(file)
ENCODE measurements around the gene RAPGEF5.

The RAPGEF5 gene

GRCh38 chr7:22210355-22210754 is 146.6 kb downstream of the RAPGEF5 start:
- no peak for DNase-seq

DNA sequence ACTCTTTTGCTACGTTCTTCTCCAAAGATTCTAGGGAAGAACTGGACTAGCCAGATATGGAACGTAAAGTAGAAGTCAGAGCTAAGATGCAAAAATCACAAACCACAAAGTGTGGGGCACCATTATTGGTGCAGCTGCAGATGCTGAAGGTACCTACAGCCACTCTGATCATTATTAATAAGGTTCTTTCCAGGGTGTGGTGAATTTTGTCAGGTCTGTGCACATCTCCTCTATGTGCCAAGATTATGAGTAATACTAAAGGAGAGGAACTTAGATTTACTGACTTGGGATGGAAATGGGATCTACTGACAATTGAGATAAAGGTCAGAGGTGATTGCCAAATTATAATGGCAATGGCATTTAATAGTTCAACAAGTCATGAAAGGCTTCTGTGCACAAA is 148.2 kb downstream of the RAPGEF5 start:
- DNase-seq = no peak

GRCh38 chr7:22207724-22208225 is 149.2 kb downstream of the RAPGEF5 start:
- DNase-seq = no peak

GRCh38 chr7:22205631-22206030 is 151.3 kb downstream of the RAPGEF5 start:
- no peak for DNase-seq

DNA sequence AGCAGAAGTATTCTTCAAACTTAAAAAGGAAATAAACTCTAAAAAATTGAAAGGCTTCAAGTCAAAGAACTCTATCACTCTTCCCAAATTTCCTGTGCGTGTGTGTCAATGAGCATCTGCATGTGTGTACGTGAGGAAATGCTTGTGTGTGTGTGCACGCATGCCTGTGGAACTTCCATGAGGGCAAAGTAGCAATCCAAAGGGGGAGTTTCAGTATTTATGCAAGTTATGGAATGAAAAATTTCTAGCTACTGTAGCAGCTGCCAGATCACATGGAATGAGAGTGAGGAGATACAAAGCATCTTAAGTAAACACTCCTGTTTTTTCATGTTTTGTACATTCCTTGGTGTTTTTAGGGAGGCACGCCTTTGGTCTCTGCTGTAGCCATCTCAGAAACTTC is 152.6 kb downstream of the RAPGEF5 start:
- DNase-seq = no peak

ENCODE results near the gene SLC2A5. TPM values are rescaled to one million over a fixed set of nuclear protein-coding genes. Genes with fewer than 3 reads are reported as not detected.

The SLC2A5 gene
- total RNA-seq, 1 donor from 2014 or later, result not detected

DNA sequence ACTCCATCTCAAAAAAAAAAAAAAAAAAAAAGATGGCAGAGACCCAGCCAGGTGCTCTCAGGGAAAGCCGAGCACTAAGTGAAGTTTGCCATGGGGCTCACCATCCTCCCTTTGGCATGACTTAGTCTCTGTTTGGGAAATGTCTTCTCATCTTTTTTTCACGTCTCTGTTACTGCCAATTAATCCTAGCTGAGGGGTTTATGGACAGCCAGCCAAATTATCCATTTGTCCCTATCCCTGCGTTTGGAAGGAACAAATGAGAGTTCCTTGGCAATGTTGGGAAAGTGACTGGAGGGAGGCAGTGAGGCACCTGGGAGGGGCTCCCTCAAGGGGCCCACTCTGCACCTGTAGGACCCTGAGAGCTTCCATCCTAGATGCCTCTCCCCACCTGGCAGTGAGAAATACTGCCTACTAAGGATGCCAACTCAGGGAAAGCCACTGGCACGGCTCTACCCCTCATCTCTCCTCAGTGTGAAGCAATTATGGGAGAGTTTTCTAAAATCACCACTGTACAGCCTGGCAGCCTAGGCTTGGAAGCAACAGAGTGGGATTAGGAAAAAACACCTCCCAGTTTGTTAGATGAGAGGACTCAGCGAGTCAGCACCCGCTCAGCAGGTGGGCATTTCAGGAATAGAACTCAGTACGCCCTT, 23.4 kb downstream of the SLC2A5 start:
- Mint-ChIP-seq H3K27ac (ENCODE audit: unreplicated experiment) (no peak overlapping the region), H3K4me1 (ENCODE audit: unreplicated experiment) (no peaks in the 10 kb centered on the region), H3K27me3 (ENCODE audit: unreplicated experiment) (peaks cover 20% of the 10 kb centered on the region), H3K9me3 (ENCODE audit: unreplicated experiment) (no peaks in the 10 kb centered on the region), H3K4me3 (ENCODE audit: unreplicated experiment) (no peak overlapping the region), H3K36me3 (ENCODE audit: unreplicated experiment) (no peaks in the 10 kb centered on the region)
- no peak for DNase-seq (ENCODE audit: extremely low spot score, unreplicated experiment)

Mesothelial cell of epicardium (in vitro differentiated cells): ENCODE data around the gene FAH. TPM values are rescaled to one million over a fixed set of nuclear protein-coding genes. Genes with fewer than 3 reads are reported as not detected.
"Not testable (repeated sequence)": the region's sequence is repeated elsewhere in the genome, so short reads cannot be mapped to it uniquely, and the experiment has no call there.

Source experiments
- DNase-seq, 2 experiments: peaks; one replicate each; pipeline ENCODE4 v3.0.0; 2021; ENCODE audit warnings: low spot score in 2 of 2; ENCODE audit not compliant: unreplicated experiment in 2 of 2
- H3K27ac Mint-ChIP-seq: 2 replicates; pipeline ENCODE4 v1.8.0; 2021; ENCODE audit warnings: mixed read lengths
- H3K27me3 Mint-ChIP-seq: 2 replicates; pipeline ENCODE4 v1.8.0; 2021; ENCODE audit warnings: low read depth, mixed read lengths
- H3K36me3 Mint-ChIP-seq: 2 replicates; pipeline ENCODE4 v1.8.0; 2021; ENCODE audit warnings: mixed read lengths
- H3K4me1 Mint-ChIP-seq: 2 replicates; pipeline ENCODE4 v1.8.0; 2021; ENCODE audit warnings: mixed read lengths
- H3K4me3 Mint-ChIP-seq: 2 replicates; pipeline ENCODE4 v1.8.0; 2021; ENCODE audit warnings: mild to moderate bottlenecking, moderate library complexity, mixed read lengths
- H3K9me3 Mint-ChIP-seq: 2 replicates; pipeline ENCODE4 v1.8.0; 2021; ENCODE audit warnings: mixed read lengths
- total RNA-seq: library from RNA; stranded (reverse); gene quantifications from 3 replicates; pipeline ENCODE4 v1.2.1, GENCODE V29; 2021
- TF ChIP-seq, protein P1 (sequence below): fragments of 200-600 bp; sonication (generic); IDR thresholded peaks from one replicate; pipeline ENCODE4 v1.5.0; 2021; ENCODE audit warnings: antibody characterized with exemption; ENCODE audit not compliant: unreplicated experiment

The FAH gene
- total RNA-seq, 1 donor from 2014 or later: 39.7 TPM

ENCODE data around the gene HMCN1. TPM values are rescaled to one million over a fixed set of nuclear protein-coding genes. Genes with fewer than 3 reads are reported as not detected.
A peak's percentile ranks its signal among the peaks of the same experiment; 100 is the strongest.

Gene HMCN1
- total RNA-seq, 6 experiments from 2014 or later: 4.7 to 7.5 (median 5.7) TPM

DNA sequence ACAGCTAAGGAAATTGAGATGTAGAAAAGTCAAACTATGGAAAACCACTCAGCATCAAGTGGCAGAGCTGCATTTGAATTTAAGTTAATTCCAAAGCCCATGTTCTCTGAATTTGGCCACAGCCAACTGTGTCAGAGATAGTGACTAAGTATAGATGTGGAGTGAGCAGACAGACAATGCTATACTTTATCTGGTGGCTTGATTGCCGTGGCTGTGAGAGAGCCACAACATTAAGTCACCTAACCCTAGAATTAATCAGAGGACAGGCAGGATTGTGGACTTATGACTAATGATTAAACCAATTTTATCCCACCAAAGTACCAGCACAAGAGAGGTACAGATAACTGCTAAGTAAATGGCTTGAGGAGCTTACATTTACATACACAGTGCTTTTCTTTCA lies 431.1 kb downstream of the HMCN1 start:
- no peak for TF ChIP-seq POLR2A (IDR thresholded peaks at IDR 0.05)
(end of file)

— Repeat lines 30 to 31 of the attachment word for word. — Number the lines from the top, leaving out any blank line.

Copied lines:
- TF ChIP-seq, protein P1 (sequence below): fragments of 200-600 bp; sonication (generic); IDR thresholded peaks from one replicate; pipeline ENCODE4 v1.5.0; 2021; ENCODE audit warnings: antibody characterized with exemption; ENCODE audit not compliant: unreplicated experiment

The FAH gene